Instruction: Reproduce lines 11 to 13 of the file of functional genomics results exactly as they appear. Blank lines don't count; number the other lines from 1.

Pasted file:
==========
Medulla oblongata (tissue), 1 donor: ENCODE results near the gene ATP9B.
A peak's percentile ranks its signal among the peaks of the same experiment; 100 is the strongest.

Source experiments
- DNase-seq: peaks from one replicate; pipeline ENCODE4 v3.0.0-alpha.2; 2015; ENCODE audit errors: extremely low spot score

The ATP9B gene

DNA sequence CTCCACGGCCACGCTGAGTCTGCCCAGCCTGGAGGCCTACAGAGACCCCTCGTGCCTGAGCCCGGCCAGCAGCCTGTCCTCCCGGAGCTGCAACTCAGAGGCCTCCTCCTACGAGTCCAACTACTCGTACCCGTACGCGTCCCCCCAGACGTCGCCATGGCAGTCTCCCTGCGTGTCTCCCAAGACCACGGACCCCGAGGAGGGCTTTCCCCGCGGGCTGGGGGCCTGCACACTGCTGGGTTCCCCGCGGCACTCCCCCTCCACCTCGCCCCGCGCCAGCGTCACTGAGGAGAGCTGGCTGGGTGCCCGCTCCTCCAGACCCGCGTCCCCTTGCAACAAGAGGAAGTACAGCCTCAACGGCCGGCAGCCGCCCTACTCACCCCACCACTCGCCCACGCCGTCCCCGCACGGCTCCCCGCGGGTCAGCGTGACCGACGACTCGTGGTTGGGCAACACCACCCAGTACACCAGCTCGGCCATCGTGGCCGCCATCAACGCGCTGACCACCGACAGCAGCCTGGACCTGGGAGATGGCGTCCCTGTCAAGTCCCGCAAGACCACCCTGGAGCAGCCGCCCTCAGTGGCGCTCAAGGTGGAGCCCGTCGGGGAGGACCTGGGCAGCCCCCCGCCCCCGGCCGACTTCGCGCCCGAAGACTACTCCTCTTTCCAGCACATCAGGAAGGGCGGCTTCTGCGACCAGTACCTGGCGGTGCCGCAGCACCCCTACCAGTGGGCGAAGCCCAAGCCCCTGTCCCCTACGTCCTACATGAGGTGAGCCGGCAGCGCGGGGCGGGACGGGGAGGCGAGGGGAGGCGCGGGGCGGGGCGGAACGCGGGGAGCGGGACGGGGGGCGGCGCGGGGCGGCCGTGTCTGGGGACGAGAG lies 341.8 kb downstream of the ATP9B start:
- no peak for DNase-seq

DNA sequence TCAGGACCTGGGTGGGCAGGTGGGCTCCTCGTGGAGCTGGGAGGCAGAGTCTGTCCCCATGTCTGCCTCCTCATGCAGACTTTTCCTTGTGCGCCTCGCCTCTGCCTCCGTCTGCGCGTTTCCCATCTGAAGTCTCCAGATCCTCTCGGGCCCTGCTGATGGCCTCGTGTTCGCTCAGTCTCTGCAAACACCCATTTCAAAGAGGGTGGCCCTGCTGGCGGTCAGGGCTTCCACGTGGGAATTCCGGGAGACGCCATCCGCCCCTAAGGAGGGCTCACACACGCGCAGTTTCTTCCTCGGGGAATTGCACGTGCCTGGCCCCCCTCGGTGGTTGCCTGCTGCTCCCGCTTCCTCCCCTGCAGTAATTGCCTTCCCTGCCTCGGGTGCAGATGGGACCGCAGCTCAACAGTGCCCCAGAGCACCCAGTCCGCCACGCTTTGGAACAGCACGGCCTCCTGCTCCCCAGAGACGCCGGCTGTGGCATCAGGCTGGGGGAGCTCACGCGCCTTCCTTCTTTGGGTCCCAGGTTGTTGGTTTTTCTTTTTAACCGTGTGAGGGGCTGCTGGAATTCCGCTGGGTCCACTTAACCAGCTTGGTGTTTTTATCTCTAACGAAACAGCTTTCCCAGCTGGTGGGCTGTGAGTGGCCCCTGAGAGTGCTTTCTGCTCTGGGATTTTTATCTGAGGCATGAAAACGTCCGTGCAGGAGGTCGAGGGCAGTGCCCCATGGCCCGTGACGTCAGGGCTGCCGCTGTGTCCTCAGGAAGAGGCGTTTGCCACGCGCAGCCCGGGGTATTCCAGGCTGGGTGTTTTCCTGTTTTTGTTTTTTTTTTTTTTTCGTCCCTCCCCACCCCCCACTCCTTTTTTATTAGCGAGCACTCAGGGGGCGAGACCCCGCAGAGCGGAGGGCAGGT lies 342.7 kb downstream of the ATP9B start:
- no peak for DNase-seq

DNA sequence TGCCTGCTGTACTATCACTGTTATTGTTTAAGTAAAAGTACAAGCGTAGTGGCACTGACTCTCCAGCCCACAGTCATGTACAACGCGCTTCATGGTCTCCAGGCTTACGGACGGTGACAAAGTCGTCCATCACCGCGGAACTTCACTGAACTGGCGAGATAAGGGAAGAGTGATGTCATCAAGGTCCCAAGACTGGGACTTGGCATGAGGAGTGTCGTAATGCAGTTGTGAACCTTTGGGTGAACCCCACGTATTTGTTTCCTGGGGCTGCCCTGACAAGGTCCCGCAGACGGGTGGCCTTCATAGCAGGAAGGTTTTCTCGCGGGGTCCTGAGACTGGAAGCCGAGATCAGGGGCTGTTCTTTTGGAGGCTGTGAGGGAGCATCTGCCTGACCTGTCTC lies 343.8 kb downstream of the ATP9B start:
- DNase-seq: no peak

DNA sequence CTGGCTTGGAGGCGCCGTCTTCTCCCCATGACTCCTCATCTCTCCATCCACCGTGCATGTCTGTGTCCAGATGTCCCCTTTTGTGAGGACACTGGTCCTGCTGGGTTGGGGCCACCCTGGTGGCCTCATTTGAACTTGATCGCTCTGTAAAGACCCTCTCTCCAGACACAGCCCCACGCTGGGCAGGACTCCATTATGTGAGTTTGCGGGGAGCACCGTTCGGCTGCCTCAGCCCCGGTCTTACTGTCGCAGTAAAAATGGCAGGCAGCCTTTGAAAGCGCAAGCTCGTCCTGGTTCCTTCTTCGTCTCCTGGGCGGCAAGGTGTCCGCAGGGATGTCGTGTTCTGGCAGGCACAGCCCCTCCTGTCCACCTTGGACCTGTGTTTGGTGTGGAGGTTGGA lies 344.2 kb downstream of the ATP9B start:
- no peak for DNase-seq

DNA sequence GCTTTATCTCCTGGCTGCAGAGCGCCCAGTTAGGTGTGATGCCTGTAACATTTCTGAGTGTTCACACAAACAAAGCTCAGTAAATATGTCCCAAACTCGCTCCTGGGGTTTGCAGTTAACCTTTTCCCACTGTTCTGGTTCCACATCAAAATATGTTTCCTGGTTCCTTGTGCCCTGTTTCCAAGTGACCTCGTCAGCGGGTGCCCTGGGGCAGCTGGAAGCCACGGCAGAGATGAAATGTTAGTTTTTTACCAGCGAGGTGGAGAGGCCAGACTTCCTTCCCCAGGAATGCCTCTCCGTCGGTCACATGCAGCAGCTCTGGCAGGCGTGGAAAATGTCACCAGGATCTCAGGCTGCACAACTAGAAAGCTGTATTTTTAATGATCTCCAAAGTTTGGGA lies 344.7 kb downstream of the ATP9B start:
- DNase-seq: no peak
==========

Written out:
- DNase-seq: no peak

DNA sequence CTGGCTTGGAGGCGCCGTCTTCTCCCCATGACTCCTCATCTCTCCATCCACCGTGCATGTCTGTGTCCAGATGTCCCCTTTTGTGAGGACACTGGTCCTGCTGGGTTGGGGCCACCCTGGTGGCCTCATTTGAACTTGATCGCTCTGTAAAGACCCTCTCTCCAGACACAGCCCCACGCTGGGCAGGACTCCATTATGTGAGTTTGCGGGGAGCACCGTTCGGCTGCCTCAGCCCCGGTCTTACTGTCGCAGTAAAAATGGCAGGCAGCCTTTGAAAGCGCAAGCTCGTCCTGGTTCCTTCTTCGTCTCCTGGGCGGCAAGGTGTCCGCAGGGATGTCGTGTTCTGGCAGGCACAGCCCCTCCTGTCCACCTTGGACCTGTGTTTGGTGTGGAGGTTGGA lies 344.2 kb downstream of the ATP9B start:
- no peak for DNase-seq